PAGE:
Xavier Rhodes made history and then requested oxygen.
Hey, it’s not every day that he has to run 100 yards full sprint with somebody in hot pursuit.
“Legs were dead, lungs were dead,” he said. “I was just tired.”
He earned those deep inhales after making the longest interception return in Vikings history, 100 yards late in the first half of a 30-24 victory over the Arizona Cardinals at U.S. Bank Stadium.
That interception gave the Vikings a 10-point lead. His second interception — a swan-dive pick on a deep pass down the middle of the field — preserved their 10-point lead in the third quarter.
Those two plays enabled Rhodes to score his first touchdown since high school and record his first NFL game with multiple interceptions.
His teammates couldn’t resist a few friendly jabs at his expense.
“He learned to catch all of a sudden,” linebacker Anthony Barr said. “He couldn’t catch a cold the first three years I was here.”
Said nickel corner Captain Munnerlyn, who played a key role in Rhodes’ first interception: “We watched the film of the [Cardinals] game last year, and he dropped quite a few interceptions against them. So he definitely made up for it today.”
Yes, Rhodes has dropped a few potential interceptions in his career. Sunday, he showed why the Vikings made him a first-round draft pick, and not just because of his interceptions.
He also collected three tackles and broke up two passes. He stopped Larry Fitzgerald Jr. short on a third-and-5 in the fourth quarter, and he caused an incompletion on third down on the Cardinals’ final desperation drive by smothering his receiver.
The Vikings already have picked up Rhodes’ fifth-year option. Signing him to a long-term contract this offseason should be a formality at this point.
“Those [interceptions] are obviously huge splash plays that everybody notices,” safety Harrison Smith said. “But he’s tackling, doing everything right. He’s playing lights-out.”
His first interception turned the game completely. The Cardinals had the Vikings defense on the ropes. Another long drive put them in position to either tie the score with a short field goal or take the lead with a touchdown.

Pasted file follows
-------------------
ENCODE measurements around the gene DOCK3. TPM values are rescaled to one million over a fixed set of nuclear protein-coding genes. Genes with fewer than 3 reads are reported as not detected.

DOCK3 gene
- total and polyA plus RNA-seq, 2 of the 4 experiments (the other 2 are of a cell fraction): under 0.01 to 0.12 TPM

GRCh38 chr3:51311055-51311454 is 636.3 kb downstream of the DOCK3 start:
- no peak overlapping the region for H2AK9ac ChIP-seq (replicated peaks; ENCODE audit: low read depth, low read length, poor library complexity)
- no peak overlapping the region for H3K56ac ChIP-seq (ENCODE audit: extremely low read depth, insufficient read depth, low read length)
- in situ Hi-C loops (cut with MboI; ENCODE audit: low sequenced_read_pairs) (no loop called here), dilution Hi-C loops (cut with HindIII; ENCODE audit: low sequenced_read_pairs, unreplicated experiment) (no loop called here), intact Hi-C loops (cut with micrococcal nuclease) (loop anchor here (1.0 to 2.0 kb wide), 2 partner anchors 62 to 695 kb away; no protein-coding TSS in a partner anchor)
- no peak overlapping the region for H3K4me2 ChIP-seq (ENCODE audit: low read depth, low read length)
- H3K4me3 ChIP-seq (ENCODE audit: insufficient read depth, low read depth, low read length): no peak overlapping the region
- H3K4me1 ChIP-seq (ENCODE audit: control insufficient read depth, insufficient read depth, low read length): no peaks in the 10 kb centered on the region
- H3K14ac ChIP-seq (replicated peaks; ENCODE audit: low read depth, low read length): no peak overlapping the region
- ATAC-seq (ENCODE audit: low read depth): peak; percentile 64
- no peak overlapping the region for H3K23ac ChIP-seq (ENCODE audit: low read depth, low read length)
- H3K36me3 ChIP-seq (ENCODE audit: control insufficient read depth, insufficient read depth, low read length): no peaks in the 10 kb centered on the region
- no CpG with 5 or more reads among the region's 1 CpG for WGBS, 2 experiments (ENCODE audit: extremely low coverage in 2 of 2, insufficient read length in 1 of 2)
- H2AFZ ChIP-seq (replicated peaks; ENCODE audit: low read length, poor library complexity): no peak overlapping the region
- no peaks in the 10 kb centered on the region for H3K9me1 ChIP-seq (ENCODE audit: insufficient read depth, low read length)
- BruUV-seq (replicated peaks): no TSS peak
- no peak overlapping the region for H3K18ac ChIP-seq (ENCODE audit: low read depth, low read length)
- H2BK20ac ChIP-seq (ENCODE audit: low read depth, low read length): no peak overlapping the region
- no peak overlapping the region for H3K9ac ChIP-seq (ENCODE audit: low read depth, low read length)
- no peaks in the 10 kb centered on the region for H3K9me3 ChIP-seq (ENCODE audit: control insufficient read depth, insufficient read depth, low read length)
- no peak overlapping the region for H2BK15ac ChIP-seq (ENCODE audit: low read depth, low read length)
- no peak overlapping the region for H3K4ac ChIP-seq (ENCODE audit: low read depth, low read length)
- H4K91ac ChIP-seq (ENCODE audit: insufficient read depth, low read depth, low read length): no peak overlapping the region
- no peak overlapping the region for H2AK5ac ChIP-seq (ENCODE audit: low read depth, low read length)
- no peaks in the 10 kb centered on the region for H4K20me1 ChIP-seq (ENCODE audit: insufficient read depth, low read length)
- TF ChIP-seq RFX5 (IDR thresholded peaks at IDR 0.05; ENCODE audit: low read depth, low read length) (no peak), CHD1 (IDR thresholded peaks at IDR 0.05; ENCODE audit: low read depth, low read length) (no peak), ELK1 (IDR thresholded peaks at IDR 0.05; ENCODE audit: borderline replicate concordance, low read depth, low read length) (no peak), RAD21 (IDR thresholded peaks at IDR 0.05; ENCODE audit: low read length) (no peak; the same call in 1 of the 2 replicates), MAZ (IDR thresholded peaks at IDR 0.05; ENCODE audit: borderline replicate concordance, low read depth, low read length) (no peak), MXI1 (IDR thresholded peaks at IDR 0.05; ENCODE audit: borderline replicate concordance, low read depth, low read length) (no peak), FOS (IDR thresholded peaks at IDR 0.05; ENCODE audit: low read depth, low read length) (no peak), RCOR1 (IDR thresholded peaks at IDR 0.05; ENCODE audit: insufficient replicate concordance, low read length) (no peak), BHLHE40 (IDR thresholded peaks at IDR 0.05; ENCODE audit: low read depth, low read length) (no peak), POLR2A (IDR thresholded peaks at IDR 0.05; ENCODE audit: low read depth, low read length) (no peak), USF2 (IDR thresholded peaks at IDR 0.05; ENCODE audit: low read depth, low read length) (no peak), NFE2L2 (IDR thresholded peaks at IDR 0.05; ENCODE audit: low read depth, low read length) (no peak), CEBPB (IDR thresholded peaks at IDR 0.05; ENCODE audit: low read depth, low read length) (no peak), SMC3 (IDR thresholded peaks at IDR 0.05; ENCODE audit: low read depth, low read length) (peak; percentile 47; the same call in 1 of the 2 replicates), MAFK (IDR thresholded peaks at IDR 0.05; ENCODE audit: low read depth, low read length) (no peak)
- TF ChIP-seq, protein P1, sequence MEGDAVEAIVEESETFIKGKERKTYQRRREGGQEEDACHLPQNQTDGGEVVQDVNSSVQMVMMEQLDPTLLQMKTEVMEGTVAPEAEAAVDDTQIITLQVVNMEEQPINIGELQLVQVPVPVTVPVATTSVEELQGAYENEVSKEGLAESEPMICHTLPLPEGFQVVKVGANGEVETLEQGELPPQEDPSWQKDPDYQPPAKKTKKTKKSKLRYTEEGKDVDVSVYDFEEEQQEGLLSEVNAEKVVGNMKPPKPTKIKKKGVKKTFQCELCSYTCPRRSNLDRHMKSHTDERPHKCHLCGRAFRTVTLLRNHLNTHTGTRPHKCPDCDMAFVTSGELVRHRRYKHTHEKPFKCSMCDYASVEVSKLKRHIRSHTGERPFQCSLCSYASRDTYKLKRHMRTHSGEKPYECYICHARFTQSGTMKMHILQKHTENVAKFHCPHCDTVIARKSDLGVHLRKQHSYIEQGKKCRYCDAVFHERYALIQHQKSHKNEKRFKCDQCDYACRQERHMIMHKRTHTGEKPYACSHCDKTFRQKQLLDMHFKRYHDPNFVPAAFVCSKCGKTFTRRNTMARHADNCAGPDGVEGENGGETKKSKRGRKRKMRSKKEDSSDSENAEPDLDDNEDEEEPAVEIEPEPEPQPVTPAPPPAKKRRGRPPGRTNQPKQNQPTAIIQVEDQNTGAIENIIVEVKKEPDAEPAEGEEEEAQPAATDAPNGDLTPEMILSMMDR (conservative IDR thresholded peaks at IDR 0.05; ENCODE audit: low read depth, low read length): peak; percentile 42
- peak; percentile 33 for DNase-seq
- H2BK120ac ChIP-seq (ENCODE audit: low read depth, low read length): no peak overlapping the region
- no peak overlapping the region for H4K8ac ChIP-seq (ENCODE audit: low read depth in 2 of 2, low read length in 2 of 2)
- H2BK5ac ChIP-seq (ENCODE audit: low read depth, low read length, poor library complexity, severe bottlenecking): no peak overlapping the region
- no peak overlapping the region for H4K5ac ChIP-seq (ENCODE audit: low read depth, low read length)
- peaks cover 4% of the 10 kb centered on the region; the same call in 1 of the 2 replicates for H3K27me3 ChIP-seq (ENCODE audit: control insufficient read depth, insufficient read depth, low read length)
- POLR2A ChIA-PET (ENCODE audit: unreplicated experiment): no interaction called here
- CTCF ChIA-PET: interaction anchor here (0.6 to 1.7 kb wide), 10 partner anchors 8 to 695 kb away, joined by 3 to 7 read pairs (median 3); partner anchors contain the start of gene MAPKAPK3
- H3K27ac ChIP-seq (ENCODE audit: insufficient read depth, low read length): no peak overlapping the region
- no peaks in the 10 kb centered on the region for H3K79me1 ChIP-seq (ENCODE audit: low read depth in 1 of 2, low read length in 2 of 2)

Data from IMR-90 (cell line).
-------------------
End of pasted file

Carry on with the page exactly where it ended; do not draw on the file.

The Cardinals faced third-and-goal from the 9. Rhodes lined up across from Fitzgerald outside. Munnerlyn was in the slot across from John Brown.
Fitzgerald broke inside at the goal line, but Rhodes stayed outside. Munnerlyn jammed Brown and caused the play to go haywire.
Carson Palmer threw his pass outside expecting Brown to be there, except he was still tied up with Munnerlyn.
Rhodes read the play perfectly, intercepted the pass at the goal line and just like that, the Vikings had a 10-point lead.
As Rhodes coasted to the end zone for the longest interception in team history, Munnerlyn was still trying to process what had just happened.
“I’m actually shocked that Xavier was right there,” he said. “I don’t know he was supposed to be there.”
Munnerlyn thought Rhodes would stick with Fitzgerald once he broke inside. Rhodes, however, knew he had help from his safety inside so he stayed in his area.
“When he threw the ball I was like, who is he throwing it to?” Munnerlyn said. “All of a sudden I see Xavier with the ball. He made a great play.”
Both players deserve credit. Rhodes read the play right and Munnerlyn disrupted the timing with his jam on Brown.
“If you don’t touch him, it’s pitch-and-catch,” Munnerlyn said. “I know I have to get my hands on him.”
The Cardinals saw it differently and thought Munnerlyn should have been penalized.
“It looked like an obvious holding penalty,” Palmer said. “It looked like [Brown] could not get out of the grasp of the defender. I am sure we will turn that into the league, and I am sure they will come back and say it was holding.”
That won’t change the outcome, of course. Or change Rhodes’ overall impact, like hustling to chase down Palmer’s overthrow to Michael Floyd for a beautiful diving interception.
“Just a good play on the ball by me,” Rhodes said.
He wasn’t bragging. Just being honest.
Chip Scoggins firstname.lastname@example.org